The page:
At Hamburg Ballet, John Neumeier built not only a world-class troupe, but a whole new generation of ballet lovers.
John Neumeier personifies ballet in Hamburg. Before he arrived 39 years ago, the German city-state had little in the way of a ballet tradition. Today, the local audience’s affection for the choreographer—and the world-renowned ensemble he built at Hamburg Ballet—is palpable at every performance.
Born in Milwaukee, Neumeier moved to Europe after college to train in London and Copenhagen. In 1963, John Cranko invited him to join Germany’s Stuttgart Ballet, where Neumeier started choreographing on the side. Success came fast, but Neumeier was keen to be his own master. “The idea at the time was that every choreographer had his own company: there was John Cranko, Maurice Béjart,” he explains. In 1969, the opportunity came to head Frankfurt Ballet, and at barely 27, the young choreographer took the plunge.
Hamburg came calling just four years later. The local ballet company’s reputation had eroded following director Peter van Dyk’s departure in 1970, but Neumeier was attracted by the prospect of trading his 32-strong ensemble for Hamburg’s 58 dancers.
“When I arrived, the company was basically a small part of the opera,” he remembers. “I had one room, an office which was also my dressing room, together with my ballet master. It was a humble beginning.” Long considered subordinate to opera, German ballet was then in the early stages of a renaissance following Cranko’s success in Stuttgart. Neumeier lost no time reorganizing the Hamburg ensemble, bringing in dancers he had worked with in Frankfurt, Stuttgart and elsewhere, and fine-tuning the company to become an “instrument for creation.”
Fast-forward to the present: The Hamburg Ballet has become one of the city’s leading cultural institutions, with attendance at 97 percent last season. The company and school now have their own building, the Hamburg Ballettzentrum, and Neumeier’s extensive repertoire currently includes over 100 ballets. His large-scale theatrical stagings of literary works, from Lady of the Camellias to The Seagull and A Midsummer Night’s Dream, have gained international recognition. In Hamburg, they share the stage with his minimalist full-length experiments, such as Third Symphony by Gustav Mahler and Saint Matthew Passion. His work probes ballet’s serious, modern side, with sleek elegance and psychological subtext.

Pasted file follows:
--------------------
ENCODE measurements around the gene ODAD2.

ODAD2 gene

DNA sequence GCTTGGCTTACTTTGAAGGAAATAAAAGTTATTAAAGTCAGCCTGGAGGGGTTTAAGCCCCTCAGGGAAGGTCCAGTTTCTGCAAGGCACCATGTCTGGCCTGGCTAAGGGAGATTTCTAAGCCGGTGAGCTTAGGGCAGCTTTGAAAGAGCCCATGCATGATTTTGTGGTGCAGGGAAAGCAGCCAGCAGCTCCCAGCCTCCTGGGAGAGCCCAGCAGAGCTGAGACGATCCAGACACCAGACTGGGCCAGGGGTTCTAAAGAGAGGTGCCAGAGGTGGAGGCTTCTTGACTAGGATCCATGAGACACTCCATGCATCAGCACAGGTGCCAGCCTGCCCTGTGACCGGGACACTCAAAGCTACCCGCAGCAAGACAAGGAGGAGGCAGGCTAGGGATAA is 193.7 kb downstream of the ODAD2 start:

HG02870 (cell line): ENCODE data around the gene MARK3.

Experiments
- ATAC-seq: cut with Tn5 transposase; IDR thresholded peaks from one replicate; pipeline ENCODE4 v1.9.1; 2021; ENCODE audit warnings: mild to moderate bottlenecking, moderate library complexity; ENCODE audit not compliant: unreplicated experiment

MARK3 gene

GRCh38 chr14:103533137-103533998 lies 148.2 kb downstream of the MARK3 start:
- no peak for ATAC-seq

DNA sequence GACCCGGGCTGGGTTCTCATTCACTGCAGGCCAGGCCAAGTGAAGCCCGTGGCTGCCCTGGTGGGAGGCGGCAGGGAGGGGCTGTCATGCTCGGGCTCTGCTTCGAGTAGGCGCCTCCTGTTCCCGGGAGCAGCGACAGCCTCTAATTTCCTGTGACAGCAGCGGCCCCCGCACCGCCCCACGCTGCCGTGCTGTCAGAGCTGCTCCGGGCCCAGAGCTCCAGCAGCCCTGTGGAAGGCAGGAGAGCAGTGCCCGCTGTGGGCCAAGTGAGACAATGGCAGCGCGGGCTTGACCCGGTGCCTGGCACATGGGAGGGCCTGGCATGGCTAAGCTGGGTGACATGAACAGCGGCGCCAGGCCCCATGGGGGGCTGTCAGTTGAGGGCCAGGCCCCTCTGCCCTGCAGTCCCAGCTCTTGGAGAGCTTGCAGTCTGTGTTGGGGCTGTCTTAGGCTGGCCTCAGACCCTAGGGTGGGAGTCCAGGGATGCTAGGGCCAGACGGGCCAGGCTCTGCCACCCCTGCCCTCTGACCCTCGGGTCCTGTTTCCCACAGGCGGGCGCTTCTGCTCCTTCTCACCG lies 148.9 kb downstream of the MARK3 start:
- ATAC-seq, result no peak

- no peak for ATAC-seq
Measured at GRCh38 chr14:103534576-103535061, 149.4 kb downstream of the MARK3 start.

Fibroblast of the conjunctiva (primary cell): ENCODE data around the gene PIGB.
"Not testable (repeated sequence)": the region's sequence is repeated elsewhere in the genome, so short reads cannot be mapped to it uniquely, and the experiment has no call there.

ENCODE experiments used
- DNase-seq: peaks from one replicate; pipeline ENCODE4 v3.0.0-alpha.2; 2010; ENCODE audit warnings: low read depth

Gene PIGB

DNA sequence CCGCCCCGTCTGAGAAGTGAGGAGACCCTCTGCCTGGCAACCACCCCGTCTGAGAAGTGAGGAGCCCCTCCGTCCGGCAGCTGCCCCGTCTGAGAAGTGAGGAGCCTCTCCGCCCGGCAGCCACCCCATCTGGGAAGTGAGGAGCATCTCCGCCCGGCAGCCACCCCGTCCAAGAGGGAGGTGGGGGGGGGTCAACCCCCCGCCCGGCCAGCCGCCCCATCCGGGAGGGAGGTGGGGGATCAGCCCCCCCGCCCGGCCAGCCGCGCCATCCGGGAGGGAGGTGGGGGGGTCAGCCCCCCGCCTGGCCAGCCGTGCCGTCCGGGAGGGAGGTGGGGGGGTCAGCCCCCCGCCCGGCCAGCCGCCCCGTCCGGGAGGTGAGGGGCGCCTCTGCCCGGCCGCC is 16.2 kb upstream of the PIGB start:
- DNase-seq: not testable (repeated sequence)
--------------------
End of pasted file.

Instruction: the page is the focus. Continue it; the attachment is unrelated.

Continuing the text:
“I want to produce not evenings of entertainment, but thought-provoking art through movement,” says Neumeier. His passion for ballet history, and Nijinsky in particular (Neumeier’s private collection of artwork and memorabilia related to the Russian legend is the largest in the world), are clear inspirations. For him, directing a company is inextricably linked to his artistic stance. “I wouldn’t ever be a ballet director if I weren’t a choreographer,” he says. “There is nothing more bonding than choreographing on your own company. You are really naked when you start a work, and they know it, they sense your vulnerability.”
Dancers clearly relish the chance to perform Neumeier’s ballets, and his 60-strong international ensemble is devoted to his repertoire. The hierarchy is simple by European standards, with only three ranks, and most principals have risen through them. “I believe in a company of individuals, of thinking artists,” Neumeier explains. “I try to look every day at the company as if I’ve never seen it before, to notice who draws the eye.”
Neumeier’s works form the bulk of every season, yet he has also introduced a range of classics to acquaint local audiences with ballet history, from Makarova’s La Bayadère to Ashton’s La Fille mal gardée, as well as works by Balanchine, Robbins and Mats Ek, who created his Sleeping Beauty on Hamburg Ballet. The organization has also started nurturing young choreographers. The Hamburg Ballet School now includes a mandatory composition exam as part of its curriculum, and Neumeier allowed two dancers to create a full-length work, Renku, for the company’s weeks-long Ballet Days Festival last summer.
Creativity is also the motto of the youth company Neumeier founded in 2011 with federal funding, the Bundesjugendballett. “I wanted to establish a kind of ballet paradise for eight young dancers between the ages of 19 and 23,” he explains. As part of its federal mandate, the company tours retirement homes, schools and prisons with classical ballets as well as small-scale creations by budding young dancemakers. While there is no guarantee of a contract with the main company afterwards, it is already attracting top talent: 2012 Prix de Lausanne winner Madoka Sugai chose the ensemble over apprenticeship offers from larger companies.
Stepping out of Neumeier’s artistic shadow is no small task in Hamburg, however. The choreographer, now 70, is revered throughout the city, where no one seems to be able to imagine Hamburg Ballet without him. The sensitive issue of his eventual succession isn’t openly discussed, and no plan is in place at present.
Neumeier has forged ahead regardless, scheduling prestigious Russian and U.S. tours (including stops in Chicago, Costa Mesa and San Francisco in February), as well as collaborations with Alina Cojocaru, Diana Vishneva and several international companies. To celebrate the 40th anniversary of his directorship, the Ballet Days Festival next June will be a Neumeier retrospective, with no less than 17 programs over three weeks, and the choreographer also has new creations in mind. For Hamburg, a future beyond Neumeier might just have to wait a little longer.